BMW is denying a claim by German law enforcement officials that one of its self-driving electric vehicles was autonomous at the time that it veered into opposing traffic and caused a four-car pile-up, killing one person and injuring nine others.
An all-electric BMW iX SUV crossed into the opposite lane of the B28 federal highway near Roemerstein on Monday, colliding into two vehicles and indirectly causing two others to crash into each other, according to authorities.
A 33-year-old woman was killed and nine other people, including the 43-year-old driver of the BMW and his 18-month-old passenger, were seriously injured.
Investigators at the scene said that the BMW vehicle was a test car that was in self-driving mode at the time of the accident.
But while BMW confirmed that one of its vehicles was involved in the crash, it denied the authorities’ claims that the driver was not actively steering at the time of the accident.
A BMW spokesperson told Reuters that the car is fitted with Level 2 driver assistance systems in which “the driver always remains responsible.”
Level 2 systems brake automatically, accelerate, and take over steering, according to the company website.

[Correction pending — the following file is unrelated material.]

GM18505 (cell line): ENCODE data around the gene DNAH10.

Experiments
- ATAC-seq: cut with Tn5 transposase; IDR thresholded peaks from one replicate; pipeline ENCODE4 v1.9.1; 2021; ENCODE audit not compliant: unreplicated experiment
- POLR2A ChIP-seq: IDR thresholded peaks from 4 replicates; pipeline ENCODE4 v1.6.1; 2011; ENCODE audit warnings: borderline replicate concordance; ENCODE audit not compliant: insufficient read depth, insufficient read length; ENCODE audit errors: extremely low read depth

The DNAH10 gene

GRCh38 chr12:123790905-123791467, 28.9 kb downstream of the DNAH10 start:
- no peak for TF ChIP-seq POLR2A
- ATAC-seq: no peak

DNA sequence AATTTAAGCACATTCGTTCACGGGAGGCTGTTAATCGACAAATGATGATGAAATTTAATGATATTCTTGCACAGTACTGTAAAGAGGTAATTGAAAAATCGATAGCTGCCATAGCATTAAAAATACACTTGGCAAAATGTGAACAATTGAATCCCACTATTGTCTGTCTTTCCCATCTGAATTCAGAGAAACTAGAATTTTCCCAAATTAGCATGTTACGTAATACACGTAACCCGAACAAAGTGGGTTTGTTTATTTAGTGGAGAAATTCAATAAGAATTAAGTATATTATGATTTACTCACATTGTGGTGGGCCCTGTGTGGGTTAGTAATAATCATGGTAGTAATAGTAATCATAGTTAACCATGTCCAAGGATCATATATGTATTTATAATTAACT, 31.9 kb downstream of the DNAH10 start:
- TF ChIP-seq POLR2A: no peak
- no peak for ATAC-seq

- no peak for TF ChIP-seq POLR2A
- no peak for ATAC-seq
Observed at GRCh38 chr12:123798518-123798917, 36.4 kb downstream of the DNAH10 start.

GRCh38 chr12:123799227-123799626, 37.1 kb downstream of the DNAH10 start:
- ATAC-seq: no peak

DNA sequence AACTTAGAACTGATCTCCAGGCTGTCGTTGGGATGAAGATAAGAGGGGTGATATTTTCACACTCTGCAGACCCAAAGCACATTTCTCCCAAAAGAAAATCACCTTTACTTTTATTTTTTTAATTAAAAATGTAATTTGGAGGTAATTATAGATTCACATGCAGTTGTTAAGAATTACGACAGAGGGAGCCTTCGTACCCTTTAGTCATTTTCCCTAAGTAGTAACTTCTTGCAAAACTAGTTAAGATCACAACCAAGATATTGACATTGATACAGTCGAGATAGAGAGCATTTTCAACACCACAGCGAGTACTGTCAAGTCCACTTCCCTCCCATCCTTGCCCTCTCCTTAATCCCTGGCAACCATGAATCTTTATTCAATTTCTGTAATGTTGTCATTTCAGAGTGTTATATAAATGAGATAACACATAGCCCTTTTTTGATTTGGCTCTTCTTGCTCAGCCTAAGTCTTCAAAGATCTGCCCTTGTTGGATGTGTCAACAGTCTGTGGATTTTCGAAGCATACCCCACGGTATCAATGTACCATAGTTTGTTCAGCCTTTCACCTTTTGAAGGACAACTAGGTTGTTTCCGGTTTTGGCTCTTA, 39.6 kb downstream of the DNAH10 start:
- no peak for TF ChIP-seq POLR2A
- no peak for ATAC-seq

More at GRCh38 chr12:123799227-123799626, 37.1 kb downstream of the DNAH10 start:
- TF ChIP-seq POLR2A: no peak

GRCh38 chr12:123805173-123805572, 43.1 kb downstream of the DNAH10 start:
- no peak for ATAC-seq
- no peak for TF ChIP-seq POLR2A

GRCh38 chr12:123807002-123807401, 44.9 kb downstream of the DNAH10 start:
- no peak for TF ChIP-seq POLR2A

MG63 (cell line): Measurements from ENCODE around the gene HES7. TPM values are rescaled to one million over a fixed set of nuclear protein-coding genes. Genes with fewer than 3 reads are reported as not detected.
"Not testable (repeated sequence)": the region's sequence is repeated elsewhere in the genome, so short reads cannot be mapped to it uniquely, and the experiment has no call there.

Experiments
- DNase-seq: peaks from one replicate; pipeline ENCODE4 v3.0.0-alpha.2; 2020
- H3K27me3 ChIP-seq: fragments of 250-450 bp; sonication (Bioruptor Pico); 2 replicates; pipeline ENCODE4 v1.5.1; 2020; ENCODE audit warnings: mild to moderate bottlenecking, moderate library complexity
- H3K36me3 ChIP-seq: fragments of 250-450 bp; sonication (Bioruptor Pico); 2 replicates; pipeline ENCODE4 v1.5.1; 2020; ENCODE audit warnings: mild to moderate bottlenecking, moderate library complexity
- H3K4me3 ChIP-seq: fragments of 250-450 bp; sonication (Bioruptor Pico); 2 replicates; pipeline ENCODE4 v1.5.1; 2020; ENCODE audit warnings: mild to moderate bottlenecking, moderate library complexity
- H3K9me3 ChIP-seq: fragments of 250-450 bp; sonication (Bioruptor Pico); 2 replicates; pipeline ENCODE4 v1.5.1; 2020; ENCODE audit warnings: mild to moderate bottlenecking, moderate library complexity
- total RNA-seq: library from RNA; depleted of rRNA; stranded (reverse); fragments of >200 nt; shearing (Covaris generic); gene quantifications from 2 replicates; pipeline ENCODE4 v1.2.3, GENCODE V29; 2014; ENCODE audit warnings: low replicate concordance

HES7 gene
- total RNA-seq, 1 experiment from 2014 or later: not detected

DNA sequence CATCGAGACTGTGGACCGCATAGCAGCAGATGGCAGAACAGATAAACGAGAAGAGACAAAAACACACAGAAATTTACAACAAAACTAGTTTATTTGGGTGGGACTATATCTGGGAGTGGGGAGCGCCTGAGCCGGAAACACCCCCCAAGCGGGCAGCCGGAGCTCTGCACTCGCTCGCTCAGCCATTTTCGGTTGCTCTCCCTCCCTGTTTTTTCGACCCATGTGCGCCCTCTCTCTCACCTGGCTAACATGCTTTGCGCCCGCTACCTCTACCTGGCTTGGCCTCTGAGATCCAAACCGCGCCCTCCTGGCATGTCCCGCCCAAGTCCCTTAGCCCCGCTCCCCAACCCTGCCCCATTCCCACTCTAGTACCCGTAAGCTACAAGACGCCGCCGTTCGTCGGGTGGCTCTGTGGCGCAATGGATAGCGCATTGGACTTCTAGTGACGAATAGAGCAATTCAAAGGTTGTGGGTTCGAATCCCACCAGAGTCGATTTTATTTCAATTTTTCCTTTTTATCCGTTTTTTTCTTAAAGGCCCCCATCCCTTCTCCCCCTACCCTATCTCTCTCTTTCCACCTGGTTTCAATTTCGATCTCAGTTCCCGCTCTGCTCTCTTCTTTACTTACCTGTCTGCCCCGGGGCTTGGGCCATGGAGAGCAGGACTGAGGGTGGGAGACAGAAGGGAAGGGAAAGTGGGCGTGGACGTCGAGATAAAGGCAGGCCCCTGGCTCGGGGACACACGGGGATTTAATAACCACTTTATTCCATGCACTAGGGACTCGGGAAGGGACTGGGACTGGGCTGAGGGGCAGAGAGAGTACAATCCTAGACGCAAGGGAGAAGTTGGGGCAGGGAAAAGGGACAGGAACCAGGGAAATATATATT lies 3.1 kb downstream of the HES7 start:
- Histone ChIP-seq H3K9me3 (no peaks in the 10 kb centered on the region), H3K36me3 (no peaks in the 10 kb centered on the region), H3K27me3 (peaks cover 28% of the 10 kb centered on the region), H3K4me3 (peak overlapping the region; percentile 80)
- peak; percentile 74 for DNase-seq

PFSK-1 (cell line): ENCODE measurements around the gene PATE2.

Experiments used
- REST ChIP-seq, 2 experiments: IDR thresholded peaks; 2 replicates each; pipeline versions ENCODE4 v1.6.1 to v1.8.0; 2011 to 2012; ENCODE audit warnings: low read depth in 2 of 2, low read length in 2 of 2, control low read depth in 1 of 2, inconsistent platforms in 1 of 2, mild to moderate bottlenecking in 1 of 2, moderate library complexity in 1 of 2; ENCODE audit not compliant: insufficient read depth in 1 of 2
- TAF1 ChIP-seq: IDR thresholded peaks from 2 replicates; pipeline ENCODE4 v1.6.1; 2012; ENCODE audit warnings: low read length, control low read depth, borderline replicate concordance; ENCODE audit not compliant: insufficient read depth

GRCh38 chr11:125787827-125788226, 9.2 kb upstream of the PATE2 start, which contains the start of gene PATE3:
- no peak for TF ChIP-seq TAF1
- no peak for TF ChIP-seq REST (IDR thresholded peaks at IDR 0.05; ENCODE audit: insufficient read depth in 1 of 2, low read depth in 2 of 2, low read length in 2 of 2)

In Level 1 cars, the “driver assistance systems” support the driver, but do not take control of the vehicle, BMW says.
The German automaker said it was in close contact with investigators.
Auto and tech companies at the forefront of developing autonomous vehicles have been busy working out the kinks as several high-profile accidents drew scrutiny from regulators.
Apple’s self-driving vehicles struggled to navigate roadways, bumped into curbs, and veered out of lanes in the middle of intersections near the company’s Silicon Valley headquarters, according to a recent report published by The Information.
Earlier this summer, federal investigators traveled to Florida to probe a fatal collision involving a Tesla.
Two people died in a crash along I-95 near Gainesville when a 2015 Tesla rear-ended a tractor-trailer. While the Tesla boasts semi-autonomous features, investigators have so far been mum as to whether those functions were active at the time of the accident.